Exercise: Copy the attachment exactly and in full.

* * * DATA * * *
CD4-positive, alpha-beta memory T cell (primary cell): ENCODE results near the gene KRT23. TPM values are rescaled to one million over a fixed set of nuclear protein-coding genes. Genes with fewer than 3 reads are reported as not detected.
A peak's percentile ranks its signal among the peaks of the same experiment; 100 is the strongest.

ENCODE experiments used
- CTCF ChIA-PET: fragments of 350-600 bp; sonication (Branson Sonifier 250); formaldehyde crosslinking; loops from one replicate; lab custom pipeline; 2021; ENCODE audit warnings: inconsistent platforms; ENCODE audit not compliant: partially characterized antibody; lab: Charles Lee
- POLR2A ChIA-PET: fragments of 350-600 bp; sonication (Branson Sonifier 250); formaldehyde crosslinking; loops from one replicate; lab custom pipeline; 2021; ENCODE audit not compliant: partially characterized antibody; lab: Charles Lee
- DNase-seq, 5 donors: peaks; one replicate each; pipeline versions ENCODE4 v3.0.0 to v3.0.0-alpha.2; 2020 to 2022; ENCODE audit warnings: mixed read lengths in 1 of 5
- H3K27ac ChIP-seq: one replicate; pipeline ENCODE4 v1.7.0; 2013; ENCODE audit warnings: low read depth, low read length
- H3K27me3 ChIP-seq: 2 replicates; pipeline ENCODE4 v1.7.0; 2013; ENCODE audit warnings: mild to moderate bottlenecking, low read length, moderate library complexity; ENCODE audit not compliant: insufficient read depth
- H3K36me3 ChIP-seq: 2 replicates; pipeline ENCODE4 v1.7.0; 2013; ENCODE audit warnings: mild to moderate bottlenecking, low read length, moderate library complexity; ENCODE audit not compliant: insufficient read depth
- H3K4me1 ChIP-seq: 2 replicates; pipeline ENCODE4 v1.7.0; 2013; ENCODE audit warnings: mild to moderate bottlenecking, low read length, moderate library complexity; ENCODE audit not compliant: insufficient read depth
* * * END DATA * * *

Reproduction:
CD4-positive, alpha-beta memory T cell (primary cell): ENCODE results near the gene KRT23. TPM values are rescaled to one million over a fixed set of nuclear protein-coding genes. Genes with fewer than 3 reads are reported as not detected.
A peak's percentile ranks its signal among the peaks of the same experiment; 100 is the strongest.

ENCODE experiments used
- CTCF ChIA-PET: fragments of 350-600 bp; sonication (Branson Sonifier 250); formaldehyde crosslinking; loops from one replicate; lab custom pipeline; 2021; ENCODE audit warnings: inconsistent platforms; ENCODE audit not compliant: partially characterized antibody; lab: Charles Lee
- POLR2A ChIA-PET: fragments of 350-600 bp; sonication (Branson Sonifier 250); formaldehyde crosslinking; loops from one replicate; lab custom pipeline; 2021; ENCODE audit not compliant: partially characterized antibody; lab: Charles Lee
- DNase-seq, 5 donors: peaks; one replicate each; pipeline versions ENCODE4 v3.0.0 to v3.0.0-alpha.2; 2020 to 2022; ENCODE audit warnings: mixed read lengths in 1 of 5
- H3K27ac ChIP-seq: one replicate; pipeline ENCODE4 v1.7.0; 2013; ENCODE audit warnings: low read depth, low read length
- H3K27me3 ChIP-seq: 2 replicates; pipeline ENCODE4 v1.7.0; 2013; ENCODE audit warnings: mild to moderate bottlenecking, low read length, moderate library complexity; ENCODE audit not compliant: insufficient read depth
- H3K36me3 ChIP-seq: 2 replicates; pipeline ENCODE4 v1.7.0; 2013; ENCODE audit warnings: mild to moderate bottlenecking, low read length, moderate library complexity; ENCODE audit not compliant: insufficient read depth
- H3K4me1 ChIP-seq: 2 replicates; pipeline ENCODE4 v1.7.0; 2013; ENCODE audit warnings: mild to moderate bottlenecking, low read length, moderate library complexity; ENCODE audit not compliant: insufficient read depth